Jeremiah 1.4-10

Matthew 10.16, 24-31

Welcoming Radicals

Third Sunday of Easter

I was the last one out of the building when I left the church the other day.  And as I was about to walk out the door, I looked at all the rummage treasures that were beginning to accumulate in the Fellowship Hall, and wondered to myself, “Should I lock the door?”  There was already quite a lot of stuff collected there, and I didn’t want to risk any of it walking away on its own; but I also thought, Maybe I should leave the door open for anyone who might want to drop something off after I left.  That moment of hesitation – do I lock the church or do I leave it open? – took me back to a difficult conversation I had with a Board of Trustees many years ago.  We were talking about security, and even though the church had a long tradition of keeping the sanctuary doors open during the day for anyone who wanted to come in and sit, or pray, we began to wonder if this was still a wise idea in a more modern day and age.  It was a difficult conversation because eventually we decided it would be the prudent thing to keep the church building locked, and we all recognized that in that moment, something had been lost that was unlikely to be recovered.

In retrospect, this seems like it was a naïve conversation.  Three years ago my previous congregation held a workshop for church staff and lay leadership around active-shooter training – what do you do if someone comes into the church with a gun?  One of the reasons we held the workshop is because the building – and it is a pretty massive building – also houses a pre-school and elementary school five days a week, so we did the training in conjunction with the school staff.  But it was a jarring experience:  Deacons armed with walkie-talkies, multiple alternative escape routes, designated meeting spots, safety words – I’m not sure this is what anyone signed on for when they decided to join church leadership.  And even that experience pales in comparison with the reality that our sisters and brothers on East King’s Highway at Congregation Beth Shalom have an armed police presence at all their public activities.  And we understand all the reasons why, and we cannot but agree that safety has to come first, but like those Trustees many years ago, we lament the fact that something has been lost that is unlikely ever to be recovered.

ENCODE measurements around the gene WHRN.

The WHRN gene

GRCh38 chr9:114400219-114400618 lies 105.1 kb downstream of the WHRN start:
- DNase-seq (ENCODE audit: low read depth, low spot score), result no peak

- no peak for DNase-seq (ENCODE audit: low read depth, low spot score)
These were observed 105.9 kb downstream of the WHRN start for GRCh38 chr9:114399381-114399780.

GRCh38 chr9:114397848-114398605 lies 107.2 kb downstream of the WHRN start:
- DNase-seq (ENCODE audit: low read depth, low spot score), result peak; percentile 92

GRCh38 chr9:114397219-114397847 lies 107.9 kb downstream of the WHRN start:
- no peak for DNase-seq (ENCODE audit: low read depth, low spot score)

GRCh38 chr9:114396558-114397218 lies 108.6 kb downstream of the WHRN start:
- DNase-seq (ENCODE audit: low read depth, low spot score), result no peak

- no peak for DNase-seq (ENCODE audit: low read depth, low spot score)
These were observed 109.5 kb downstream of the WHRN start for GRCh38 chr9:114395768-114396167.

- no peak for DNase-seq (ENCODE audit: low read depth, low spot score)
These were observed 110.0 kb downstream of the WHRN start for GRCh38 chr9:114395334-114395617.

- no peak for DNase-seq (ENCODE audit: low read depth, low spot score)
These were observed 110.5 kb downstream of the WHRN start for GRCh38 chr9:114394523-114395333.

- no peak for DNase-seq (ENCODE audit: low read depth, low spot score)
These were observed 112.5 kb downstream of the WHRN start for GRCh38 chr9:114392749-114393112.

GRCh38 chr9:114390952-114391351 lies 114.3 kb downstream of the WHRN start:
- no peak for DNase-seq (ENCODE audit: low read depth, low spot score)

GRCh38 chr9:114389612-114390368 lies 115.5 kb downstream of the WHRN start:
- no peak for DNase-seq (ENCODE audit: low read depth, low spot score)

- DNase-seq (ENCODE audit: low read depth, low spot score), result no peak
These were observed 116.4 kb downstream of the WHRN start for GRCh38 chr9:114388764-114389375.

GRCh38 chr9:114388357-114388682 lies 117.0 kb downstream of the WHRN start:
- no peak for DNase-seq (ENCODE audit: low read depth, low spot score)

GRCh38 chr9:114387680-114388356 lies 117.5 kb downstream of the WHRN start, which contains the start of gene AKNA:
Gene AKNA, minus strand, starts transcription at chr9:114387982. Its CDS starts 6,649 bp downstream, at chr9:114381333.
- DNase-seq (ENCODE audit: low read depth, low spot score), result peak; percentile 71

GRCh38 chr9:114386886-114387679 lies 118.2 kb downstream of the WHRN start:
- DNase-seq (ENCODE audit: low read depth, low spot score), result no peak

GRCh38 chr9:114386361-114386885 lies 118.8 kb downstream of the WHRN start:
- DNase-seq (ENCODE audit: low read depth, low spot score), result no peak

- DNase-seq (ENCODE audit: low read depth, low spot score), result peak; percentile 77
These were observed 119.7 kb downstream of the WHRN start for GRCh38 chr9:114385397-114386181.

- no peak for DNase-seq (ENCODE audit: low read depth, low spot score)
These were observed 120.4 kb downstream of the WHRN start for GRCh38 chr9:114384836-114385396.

These thoughts came to mind after the shooting at Chabad of Poway in California last weekend; specifically I was struck by a headline in Sunday’s paper, Another House of Worship, Another Deadly Shooting.  The totality of recent experience has made me wonder, and perhaps you as well, why so many terror attacks are directed at houses of worship.  The list is sobering:   a Sikh temple in Oak Creek, Wisconsin; Emanuel AME Zion Church in Charleston, South Carolina; First Baptist Church of Sutherland Springs, Texas; Tree of Life Synagogue in Pittsburgh; a pair of mosques in Christchurch, New Zealand; the Easter morning bombings in Sri Lanka; and last week’s shooting in Poway.  There are two basic reasons, I think:  one is prejudice, whether it is anti-Semitism or hatred toward Muslims or resentment of Christians; and the other is that houses of worship are soft targets.  Even the best anti-shooter training can only go so far – a Deacon with a walkie-talkie is no match for someone with an assault rifle.

But there are other reasons at work as well.  One is infamy, some deluded individual wanting to make a name for himself – which is why New Zealand Prime Minister Jacinda Ardern responded brilliantly to the mosque attack when she refused to speak or even acknowledge the perpetrator’s name.  But the other factor at work is fear, specifically the desire to create fear among religious populations, whatever the faith.  It is the motivating power of fear that drove me to Jesus’ words in Matthew this morning. “Do not fear those who kill the body but cannot kill the soul; rather fear what can destroy both soul and [the] body…”  And I wonder:  when we lock down our churches and our temples and our mosques and our public places of worship – and yes, our schools as well - have we also given up a little piece of our soul?